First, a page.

Summary: Well, Ed can no longer do alchemy. But fireworks are still totally on the table! Winry and the rest of...
Q: Why is Flame Alchemy such a closely guarded secret? Why is it so intense and junk? It seems like people seem to...
So I don’t know where to start with my breakdown of alchemy, so I’m just gonna start with transmutation circles.
There are two parts to a transmutation circle: the actual circle, and the matrix drawn over it. The circle captures the energy, making flow around. Now, that energy has nothing to do, so it would just sort of flow indefinitely, until you break the circle or something.
What the matrix does is tell the energy what to do. It controls the flow of energy, giving it little pockets to collect in, or creating areas where it flows faster, etc etc.
Think of it this way:
Say you have a large, round dish of clay. Draw a circle in that clay, and pour some water into it. Swirl it around. The water is the energy, flowing in a circle. Endless potential, right there, just waiting to be tapped.
Now, draw a simple matrix in there. Just, like, a square that overlaps the circle or something, I don’t know, get creative. Twirl the dish around again, and the water will now flow differently. You’ll see areas where the water collects, and you’ll see areas where the water moves much more quickly. It’s no longer the simple flow around a circle.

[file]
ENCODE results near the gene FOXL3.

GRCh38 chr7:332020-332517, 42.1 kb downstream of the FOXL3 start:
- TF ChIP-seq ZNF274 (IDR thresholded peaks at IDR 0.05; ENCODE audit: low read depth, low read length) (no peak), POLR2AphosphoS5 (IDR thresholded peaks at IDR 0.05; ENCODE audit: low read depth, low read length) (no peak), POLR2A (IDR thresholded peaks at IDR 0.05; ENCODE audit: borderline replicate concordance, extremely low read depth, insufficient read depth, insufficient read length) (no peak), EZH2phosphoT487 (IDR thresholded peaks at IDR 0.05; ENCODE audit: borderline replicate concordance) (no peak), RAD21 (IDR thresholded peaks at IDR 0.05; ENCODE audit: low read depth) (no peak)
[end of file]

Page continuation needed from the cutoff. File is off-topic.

Now draw some more matrices. Get crazy. Put in stars and swirls and hexagons and whatever you want (keep it fairly symmetrical though, or else the balance is off). Twirl the dish a few times after each matrix you draw, and watch how the flow changes.
That is essentially a transmutation circle. It directs the path of energy so you can harness it to do whatever it is you’re trying to do.
Just don’t ask me what each little matrix does or how you get the energy in there in the first place. I have no idea.
this post was added recently, and has a lot of info on all the matrices. I’ll probably take a deeper look at all those, and see how that plays into my explanation here. it’s a really cool post too, so you should check it out.
just wanted to have both posts together.
Summary: ‘The feeling of the rushed breath pulling and pushing in and out of his lungs was amazing. A little painful, but in a good way. He could feel. And that was all that mattered to him in these moments. He was weak, and fragile, and so much more human than he’d felt in so long.’ Oneshot set a couple months after returning to Resembool.